flag thejake (Jul 2, 2018 at 7:26) (Below Threshold)
 @AlexS1: please no. I don't give two shits about your diet and complete lack of fashion senus when is comes to mountain biking.
  • + 1
 @thejake: he was referring to the skinsuits Wink
  • + 2
 Don't get your spadex in a bunch.
  • + 9
 Even if they have no interest in racing, many PB readers would be well-suited with two bikes in their stable: A 160mm trail bike and a 100mm XC bike.
  • + 27
 Understanding of XC got lost on this website? Or maybe most people who think they understand XC suck at bike handling and bike setup and simply cannot imagine a ride without being wobbled like a bag of potatoes? That cannot understand that current “established” XC bike geo is crap? Then suddenly and finally comes a breed of bikes and they are affraid this is slower on a trail that could easily be ridden by a gravel bike? Are your Furious Freds worn out? Thunderburts too heavy? Because I tell you for sure, if you were to ride an actual XC WC course you’d appreciate every angle and length on this bike and you’d probably cry for a Down Country bike with more travel on it.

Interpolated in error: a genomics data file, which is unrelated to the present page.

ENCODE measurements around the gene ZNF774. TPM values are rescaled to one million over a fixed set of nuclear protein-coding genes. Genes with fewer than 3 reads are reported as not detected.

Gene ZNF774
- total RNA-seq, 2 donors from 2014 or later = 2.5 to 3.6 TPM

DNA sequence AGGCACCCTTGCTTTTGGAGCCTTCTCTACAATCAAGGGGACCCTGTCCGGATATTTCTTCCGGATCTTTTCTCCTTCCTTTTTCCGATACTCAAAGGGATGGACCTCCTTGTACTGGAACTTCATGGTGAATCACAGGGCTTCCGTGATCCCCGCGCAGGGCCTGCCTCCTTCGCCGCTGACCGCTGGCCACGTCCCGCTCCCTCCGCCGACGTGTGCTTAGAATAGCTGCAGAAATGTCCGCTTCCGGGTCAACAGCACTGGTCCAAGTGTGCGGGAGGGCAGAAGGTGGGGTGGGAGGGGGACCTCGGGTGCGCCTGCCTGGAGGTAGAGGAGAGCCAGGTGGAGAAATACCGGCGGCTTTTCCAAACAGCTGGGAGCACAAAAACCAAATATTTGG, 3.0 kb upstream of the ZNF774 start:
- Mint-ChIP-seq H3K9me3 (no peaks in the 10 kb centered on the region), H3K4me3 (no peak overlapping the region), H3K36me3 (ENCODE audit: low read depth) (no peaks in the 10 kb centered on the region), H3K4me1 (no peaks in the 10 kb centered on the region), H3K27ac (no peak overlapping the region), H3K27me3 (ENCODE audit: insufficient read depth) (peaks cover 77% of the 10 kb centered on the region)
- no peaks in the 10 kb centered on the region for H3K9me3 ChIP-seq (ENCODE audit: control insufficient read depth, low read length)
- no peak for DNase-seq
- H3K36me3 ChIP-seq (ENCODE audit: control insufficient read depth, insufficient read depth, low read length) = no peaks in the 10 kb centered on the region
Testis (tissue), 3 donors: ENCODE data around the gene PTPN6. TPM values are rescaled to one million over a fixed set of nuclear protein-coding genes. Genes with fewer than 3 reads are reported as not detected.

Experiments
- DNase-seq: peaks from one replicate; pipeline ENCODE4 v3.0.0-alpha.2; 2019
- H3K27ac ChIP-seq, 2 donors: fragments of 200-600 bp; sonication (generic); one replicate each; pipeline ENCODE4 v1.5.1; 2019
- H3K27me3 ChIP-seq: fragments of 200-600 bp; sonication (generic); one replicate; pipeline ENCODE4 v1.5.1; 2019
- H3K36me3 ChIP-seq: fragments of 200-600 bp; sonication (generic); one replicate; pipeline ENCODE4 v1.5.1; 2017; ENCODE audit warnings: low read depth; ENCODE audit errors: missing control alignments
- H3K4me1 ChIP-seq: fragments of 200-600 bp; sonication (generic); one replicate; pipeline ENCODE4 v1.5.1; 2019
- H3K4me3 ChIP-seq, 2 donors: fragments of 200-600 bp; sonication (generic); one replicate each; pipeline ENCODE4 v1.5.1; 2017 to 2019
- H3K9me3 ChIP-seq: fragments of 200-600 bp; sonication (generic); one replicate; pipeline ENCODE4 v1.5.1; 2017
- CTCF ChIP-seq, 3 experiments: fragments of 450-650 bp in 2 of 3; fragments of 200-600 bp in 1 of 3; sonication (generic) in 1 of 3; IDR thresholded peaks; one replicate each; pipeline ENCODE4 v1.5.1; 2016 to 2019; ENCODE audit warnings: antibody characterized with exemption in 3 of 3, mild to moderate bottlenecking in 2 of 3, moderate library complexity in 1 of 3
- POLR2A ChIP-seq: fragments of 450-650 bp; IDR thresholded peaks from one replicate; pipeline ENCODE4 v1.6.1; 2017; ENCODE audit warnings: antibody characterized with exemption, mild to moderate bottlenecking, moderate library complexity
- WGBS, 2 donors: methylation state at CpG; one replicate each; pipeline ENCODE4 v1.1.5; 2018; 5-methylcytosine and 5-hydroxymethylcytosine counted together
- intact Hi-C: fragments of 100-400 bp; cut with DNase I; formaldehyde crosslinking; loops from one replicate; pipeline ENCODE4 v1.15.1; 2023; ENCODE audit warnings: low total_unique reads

Big props to Intense for this machine, they are coming back!
  • + 1
 NERD!!!!!!
  • + 2
 Exactly, I have 150mm 29er , a rigid SS 29er built like my ode to the Klunker, and a 26er DJ, my rigid SS is the most fun bike on my closest available trails, this is the first XC bike in long time that’s caught my attention completely @Marcencinitas:
  • + 34
 Words from the review:

"I didn’t feel the need for a wider bar"

"the KS Carbon Lev 125mm dropper was highly appreciated"

That said, I think you make a fair point. We probably worry too much about making our reviews relevant to the vocal trail/gravity crowd on Pinkbike, and could stand to put more effort into judging bikes more directly in what they're intended for.